Initially I took some pictures of Zac which I immediately sent to family members using the inbuilt wifi capabilities of the Fuji and my iPhone. My attention then wandered to the other diners in the restaurant as the following images show.
I hadn’t really thought of the X-T10 for candid photography; it isn’t completely silent (unlike the X100T) and is also a little bulkier. However, it worked well in this setting. The first two above were not likely to have been noticed by the subjects given one had his back to me and the others are the other side of the room with two glass walls between us. However, the couple below were sat at the next table and no more than six feet away.
“A candid photograph is a photograph captured without creating a posed appearance.”
I’m very cautious with regards to this genre of photography, not least because it seems very loosely defined but mainly because it can be misinterpreted at times. I regularly take photographs of other peoples children in a candid style; unposed but with their full knowledge, and indeed permission. I rarely however take candids “on the street” where the subjects may or may not know I’ve taken their photograph. Every now and then though I do take a camera out with the express intention of making some “street photographs”.
To reference Wikipedia (again):
“Street photography is photography conducted for art or enquiry that features unmediated chance encounters and random incidents within public places. Street photography does not necessitate the presence of a street or even the urban environment.”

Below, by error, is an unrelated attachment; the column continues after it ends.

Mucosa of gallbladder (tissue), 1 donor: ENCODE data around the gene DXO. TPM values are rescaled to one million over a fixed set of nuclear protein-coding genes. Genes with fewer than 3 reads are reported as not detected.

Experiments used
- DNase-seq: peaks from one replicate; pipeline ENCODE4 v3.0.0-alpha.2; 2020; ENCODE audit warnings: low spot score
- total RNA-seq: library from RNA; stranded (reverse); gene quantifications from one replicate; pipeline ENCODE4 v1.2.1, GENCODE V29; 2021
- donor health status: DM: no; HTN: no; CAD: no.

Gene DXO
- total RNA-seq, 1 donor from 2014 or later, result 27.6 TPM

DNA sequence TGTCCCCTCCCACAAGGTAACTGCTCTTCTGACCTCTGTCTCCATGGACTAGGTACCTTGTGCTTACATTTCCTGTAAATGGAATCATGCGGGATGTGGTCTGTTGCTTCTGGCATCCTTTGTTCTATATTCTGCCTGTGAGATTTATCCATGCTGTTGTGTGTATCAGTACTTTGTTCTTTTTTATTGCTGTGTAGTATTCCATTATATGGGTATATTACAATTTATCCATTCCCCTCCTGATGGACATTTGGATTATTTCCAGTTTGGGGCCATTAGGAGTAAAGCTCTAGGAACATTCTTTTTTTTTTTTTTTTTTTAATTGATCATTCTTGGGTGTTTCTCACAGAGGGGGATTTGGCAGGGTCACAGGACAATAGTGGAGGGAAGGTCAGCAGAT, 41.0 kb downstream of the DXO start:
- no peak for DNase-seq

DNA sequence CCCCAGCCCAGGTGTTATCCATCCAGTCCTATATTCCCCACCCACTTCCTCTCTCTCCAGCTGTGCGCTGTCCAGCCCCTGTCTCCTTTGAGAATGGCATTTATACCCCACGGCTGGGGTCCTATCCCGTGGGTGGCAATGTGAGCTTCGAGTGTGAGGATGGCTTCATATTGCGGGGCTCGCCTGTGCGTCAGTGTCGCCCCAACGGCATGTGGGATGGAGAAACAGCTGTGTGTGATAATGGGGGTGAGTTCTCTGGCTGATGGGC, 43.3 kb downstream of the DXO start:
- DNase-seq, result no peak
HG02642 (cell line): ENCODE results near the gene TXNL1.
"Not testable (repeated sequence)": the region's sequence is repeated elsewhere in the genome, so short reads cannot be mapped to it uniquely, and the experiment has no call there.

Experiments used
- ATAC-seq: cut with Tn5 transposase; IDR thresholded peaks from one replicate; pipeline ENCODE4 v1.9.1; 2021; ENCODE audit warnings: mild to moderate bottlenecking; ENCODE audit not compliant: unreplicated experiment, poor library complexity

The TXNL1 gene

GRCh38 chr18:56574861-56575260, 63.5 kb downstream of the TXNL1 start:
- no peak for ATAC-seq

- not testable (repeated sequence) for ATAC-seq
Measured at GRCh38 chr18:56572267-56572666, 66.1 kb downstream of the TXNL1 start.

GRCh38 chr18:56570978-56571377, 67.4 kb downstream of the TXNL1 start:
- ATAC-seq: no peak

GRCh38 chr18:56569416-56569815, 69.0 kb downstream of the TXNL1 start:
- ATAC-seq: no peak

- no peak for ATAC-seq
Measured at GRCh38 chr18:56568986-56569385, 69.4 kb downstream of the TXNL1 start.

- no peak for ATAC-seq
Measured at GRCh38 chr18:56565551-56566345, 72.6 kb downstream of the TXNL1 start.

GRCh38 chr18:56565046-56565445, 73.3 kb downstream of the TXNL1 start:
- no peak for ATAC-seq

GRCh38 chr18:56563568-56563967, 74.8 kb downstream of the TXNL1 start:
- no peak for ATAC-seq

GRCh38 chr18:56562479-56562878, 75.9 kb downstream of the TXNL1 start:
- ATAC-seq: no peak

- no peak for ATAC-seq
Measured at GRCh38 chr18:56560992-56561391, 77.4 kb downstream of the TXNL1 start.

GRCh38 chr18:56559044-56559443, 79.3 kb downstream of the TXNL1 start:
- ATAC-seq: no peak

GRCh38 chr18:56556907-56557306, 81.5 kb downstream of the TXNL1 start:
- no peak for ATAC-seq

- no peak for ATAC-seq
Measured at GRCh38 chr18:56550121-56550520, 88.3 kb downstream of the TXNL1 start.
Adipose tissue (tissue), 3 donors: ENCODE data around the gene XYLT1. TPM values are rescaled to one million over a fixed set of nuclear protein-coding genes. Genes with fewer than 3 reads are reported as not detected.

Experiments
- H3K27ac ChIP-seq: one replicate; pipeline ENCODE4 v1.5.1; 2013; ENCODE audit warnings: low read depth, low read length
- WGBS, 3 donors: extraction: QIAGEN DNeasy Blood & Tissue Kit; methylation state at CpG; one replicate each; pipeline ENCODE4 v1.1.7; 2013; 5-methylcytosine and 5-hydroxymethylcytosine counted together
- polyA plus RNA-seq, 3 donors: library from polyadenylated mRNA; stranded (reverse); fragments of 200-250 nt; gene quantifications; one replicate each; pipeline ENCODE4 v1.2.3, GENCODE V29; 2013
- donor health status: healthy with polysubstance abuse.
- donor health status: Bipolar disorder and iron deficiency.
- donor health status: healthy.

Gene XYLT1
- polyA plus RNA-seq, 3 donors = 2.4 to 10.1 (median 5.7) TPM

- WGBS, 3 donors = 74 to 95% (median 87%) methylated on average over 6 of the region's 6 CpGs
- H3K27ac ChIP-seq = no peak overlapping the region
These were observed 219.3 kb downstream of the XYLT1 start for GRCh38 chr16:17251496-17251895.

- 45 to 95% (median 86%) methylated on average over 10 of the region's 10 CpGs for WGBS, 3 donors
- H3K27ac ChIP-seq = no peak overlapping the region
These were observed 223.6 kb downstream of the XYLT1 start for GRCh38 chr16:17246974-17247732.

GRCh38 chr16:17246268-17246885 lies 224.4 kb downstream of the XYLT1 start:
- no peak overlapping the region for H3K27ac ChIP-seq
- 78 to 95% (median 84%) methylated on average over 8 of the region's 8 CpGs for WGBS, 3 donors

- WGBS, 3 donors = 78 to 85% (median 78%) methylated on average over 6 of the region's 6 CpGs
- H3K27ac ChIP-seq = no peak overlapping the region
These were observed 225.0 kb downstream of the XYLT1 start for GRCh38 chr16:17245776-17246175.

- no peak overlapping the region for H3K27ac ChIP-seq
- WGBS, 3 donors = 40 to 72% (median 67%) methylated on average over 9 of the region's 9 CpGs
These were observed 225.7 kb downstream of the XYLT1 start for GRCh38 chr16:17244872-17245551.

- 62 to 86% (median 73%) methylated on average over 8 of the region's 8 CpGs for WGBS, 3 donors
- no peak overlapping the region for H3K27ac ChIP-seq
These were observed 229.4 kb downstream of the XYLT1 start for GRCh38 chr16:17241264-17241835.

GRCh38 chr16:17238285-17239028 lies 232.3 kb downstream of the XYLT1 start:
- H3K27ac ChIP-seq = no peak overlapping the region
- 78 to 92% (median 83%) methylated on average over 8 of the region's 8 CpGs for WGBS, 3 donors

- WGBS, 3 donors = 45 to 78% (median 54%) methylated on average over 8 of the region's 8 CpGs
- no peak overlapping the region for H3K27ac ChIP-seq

My own take on a definition is a little less pretentiously worded, I see it as documenting everyday life and society around me. People are a large part of street photography but not a necessity to my mind; capturing a slice of life can be done without the presence of people. That said, most of my “street” work contains candid images of passers-by.
There are however definite limits to what I will and won’t photograph in the name of street or candid photography. Pictures that exploit a persons situation for the sake of it without making a social (or political) point are in my mind a no-go. I’m not suggesting that a portrait of a homeless man for example is not legitimate, it is, but for me I would only feel comfortable making the portrait with permission. Juxta-positioning wealth with poverty however might be a different matter (I won’t know how I’d react however until the opportunity arises). Similarly, photographing children is an absolute no-no. That is probably a sad reflection of modern-day Britain and almost certainly means that the kind of socially-driven street photography of the immediate post-war years for example will not exist for future generations to see. I love seeing black and white images of the London street urchins in the 1950s East End but in the twenty-first century that is evidently a taboo photographic subject.